Do you have a 1 year goal? You should try to finish it in 1 month.
A 5 year goal? Aim for six months.
Seriously. Pretend for a moment that an evil dictator said that we only have 1/10th (or maybe the dictator is slightly altruistic and gives us 1/2) of the time that we had previously allocated to complete our goal – and our life depends on it.
Now also seriously pretend that there is at least a chance that we could actually accomplish the 1 year goal in 1 month (or the 5 year goal in 6 months). Hold that seed of possibility in our minds for at least a moment.
If it were possible to complete that 1 year goal in 1 month………..
What would we do right now?
How would we act right now?
How would we change our habits or allocate our time differently?
What current actions would we eliminate?
What new actions would we start to take (given the new deadline)?
Is this idea unrealistic? Maybe. Foolish? Not a chance.
Hear me out. I want to make the case for why we should attempt to seriously expedite the timeline for our accomplishing our goals.
1. What’s the risk in trying?
It’s basically nothing, other than the slight hit to our pride in the event that we fail. Yawn. Our pride is overrated. Our fear of failure is silly. Next point.
2. What’s the upside in trying?
We get to answer the questions above. We get to really audit our actions and methods. We get to “be real” with ourselves and our methods. We get to dramatically improve our effectiveness, and remember – there is a possibility that we might actually accomplish what we otherwise thought would take a year.
3. We generally underestimate ourselves and overestimate the amount of time needed.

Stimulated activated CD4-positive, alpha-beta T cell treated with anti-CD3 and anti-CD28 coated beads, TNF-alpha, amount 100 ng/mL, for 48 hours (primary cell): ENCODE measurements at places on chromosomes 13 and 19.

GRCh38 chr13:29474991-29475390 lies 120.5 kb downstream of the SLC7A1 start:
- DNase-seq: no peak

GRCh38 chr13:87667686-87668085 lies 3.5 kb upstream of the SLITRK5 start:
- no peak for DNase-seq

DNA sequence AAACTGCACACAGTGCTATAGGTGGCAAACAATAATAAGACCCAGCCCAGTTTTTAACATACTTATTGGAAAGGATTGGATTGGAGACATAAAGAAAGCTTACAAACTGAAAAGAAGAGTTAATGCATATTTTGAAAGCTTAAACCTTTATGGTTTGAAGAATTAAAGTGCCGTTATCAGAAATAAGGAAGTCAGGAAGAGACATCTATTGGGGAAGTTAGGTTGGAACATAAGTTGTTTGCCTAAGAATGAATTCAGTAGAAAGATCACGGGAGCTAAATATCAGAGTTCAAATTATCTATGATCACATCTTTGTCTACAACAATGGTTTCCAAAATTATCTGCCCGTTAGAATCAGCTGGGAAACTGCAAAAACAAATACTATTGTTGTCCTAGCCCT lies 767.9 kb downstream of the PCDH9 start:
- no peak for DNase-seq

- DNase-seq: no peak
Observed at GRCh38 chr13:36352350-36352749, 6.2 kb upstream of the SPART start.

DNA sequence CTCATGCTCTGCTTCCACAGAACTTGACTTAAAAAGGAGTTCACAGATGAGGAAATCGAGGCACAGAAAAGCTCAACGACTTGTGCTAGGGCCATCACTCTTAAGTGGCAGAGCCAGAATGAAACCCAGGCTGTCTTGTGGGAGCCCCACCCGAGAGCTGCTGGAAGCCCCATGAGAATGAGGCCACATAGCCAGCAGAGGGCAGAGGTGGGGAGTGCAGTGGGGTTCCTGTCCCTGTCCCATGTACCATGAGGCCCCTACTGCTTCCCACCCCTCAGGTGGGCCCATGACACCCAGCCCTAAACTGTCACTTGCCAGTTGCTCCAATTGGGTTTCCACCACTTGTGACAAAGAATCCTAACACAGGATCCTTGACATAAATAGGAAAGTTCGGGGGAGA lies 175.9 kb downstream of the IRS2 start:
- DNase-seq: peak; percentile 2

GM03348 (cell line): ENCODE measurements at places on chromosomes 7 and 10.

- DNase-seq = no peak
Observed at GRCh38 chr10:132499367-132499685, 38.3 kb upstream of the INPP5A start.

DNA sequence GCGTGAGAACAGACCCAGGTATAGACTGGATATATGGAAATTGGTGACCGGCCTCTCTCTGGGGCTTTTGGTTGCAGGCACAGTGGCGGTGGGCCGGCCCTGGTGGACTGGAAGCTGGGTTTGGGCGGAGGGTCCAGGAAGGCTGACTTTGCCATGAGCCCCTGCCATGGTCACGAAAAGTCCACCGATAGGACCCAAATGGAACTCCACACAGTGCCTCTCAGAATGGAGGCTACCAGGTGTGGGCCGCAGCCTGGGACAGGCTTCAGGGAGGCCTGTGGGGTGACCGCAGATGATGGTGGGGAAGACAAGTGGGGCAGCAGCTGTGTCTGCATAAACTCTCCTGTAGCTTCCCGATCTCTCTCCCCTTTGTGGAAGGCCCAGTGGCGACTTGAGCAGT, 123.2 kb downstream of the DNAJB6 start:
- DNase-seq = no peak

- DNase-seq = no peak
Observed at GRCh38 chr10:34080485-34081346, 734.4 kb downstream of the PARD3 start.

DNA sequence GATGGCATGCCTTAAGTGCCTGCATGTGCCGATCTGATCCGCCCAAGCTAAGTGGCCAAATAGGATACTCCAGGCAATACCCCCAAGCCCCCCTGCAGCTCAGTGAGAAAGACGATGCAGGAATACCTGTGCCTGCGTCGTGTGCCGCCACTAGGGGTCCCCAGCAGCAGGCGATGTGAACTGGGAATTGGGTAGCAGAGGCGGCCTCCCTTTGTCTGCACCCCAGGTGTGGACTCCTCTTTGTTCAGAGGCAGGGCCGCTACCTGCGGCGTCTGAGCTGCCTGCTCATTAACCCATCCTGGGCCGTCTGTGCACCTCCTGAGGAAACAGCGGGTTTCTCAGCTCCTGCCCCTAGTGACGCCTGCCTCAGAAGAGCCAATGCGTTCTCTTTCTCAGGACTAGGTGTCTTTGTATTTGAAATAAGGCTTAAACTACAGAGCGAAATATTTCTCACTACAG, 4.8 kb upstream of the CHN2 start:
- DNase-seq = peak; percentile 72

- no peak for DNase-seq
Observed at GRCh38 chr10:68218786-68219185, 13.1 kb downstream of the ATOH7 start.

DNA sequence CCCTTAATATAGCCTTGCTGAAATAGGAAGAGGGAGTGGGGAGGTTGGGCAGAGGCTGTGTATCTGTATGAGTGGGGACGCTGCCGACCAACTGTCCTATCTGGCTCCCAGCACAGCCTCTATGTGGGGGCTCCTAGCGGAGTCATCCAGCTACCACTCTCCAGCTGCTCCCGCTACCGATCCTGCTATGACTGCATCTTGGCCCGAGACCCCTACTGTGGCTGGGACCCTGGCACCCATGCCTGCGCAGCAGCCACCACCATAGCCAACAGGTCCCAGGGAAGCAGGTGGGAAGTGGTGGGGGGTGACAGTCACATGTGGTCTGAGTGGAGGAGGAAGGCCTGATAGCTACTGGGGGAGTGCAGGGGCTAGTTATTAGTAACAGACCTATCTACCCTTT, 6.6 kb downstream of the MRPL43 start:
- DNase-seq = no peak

This is human nature. We all do it. We don’t like the F word (failure that is), so it is natural to hedge. We hedge by giving ourselves more time than we probably would otherwise need to complete a goal if our life depended on in.
4. This method forces us to eliminate all “time wasters”
Some time wasters are legitimate. All work and no play makes for a dull person. I like Sons of Anarchy as much as the rest of you, but if our life really depended on our accomplishing a goal in a dramatically shortened time frame we would get real serious about what “entertainment” we can live without. What I’ve found is that a lot of things that we think we “need” are really just time wasters.
Case in point: I used to think that I needed to watch the news or read the newspaper every single day to stay informed. Not true. That was an hour (or several) that I could eliminate and not be worse for wear with a couple simple internet news feeds, and I got an hour (or several) of my day to now apply to more useful stuff.
5. This method forces us to eliminate our “avoidance” behaviours
Avoidance behaviours are all activities that are associated with a goal that don’t really move us closer to the goal. It is the “busy work” – those non-important, and non-urgent activities that strangely enough fill a good chunk of our day. If our life depended on our accomplishing a goal in a very short amount of time we would straightaway eliminate these.
6. We tap into Mega-Flow
Flow states require the control of consciousness, the elimination of distractions and the focusing of our energy and attention on a specific goal. When we are up against a deadline we hit “mega-flow”. Everything non-important to the goal falls to the wayside. We grow in complexity. This growth feels great.
7. It’s fun to tackle goals this way
If you aren’t scared of failure then this method is actually really fun. You can turn it into an experiment – a case of “what if”. When you operate under the premise of “what if” wonderful (almost magical) things can happen in your life. When you turn it into an experiment you really start to enjoy the ride. If it is an experiment then there is no failure – there is only an observable result. If you don’t get the result you wanted then you just create a new experiment.
But who knows, maybe, just maybe, you might get the result you want….